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Data Driven Decisions @ The Ohio State University Industrial and Systems Engineering Advances in Stochastic Mixed Integer Programming Lecture at the INFORMS Optimization Section Conference in Miami, February 26, 2012 Suvrajeet Sen Data Driven Decisions Lab Integrated Systems Engineering Ohio State University

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Some Historical Remarks Classification of SMIP SMIP Models: Risk, Recourse, Resilience Structural Properties Decomposition: Benders’ and Beyond Illustrative Computational Results Overview of this Lecture

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Historical Remarks: IOS Age of the INFORMS Optimization Section is a) 0 < age 10 b) 10 < age 15 c) 15 < age 20 d) 20 < age 25 e) age > 25 INFORMS OS was founded at the Spring ORSA/TIMS Meeting in Los Angeles, April 1995.

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Historical Remarks: My assessment of SIP/SMIP Stochastic Integer Programming Integer Programming Linear Programming Stochastic Linear Programming Discrete Choice 1950s- Present 1960s - Present Uncertainty Major Hurdles Still Remain!!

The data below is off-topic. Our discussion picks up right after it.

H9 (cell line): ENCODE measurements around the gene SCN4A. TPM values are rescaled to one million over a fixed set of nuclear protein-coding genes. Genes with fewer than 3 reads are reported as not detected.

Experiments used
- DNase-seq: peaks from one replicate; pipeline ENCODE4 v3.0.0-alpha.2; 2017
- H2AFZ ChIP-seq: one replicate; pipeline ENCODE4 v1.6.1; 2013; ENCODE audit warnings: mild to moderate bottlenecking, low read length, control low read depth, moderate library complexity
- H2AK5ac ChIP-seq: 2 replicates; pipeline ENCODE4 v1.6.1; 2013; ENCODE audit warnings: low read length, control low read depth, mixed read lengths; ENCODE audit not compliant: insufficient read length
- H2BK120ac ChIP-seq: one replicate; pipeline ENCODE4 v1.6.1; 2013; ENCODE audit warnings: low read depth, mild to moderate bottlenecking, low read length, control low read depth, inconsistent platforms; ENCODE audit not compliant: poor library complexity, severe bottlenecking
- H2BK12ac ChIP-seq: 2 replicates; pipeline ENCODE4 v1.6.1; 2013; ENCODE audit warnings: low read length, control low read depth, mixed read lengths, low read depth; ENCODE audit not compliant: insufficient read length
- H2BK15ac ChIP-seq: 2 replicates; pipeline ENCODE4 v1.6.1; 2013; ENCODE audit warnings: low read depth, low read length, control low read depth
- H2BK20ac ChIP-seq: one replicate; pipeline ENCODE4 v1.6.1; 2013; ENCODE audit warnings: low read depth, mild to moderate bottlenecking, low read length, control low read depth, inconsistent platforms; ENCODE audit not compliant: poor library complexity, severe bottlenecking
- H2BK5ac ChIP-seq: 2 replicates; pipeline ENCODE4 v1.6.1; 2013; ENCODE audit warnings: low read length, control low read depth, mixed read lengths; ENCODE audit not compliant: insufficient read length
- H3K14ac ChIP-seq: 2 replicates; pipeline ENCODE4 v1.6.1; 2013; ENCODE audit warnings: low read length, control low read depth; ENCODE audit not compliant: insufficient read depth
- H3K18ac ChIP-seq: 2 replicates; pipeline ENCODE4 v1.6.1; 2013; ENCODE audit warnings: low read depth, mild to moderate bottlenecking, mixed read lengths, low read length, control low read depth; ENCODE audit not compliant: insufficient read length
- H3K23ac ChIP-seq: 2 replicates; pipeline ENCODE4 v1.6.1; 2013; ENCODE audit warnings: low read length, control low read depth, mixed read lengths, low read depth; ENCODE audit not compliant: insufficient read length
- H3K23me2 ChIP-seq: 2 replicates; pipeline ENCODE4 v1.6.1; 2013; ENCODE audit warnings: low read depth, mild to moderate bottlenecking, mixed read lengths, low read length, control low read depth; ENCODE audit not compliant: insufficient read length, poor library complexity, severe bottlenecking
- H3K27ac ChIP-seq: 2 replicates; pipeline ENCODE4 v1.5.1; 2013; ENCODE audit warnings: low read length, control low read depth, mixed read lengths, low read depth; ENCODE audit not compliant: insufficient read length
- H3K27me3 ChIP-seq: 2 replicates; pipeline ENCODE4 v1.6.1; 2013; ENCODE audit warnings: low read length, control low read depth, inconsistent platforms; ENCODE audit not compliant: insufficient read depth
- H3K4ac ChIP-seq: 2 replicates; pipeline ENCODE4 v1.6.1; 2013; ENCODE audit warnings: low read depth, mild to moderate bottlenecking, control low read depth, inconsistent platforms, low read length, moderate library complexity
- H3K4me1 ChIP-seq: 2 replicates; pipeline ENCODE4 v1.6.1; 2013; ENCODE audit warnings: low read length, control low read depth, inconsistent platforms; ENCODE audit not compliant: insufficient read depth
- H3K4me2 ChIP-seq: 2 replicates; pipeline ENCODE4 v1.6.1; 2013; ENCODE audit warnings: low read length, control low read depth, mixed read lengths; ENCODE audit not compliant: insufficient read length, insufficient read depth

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Why model uncertainty? For most people, that’s just reality In the real world: “Risk is everywhere” Certainty: “Risk is merely a 4-letter word” In the real world: “There is a market for information” Certainty: “Information has no value” In the real world: “Hind sight is 20/20” Certainty: Foresight is 20/20

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Some data: [1980 – 2000) … prior to 2000 annotated bibliography (Stougie and van der Vlerk) Theory: (7+) papers Simple Integer Recourse: 2 Structural Properties of Expected Recourse Function: 4 Complexity: (1+) General Purpose Algorithms: 17 papers Benders’-type methods: 5 Grobner-basis methods: 2 Convex Approximations for Simple Integer Recourse: 2 Other: 8 (Sampling with first-stage integer, disjunctive cuts) More Historical Remarks: “Walk Before You Can Run”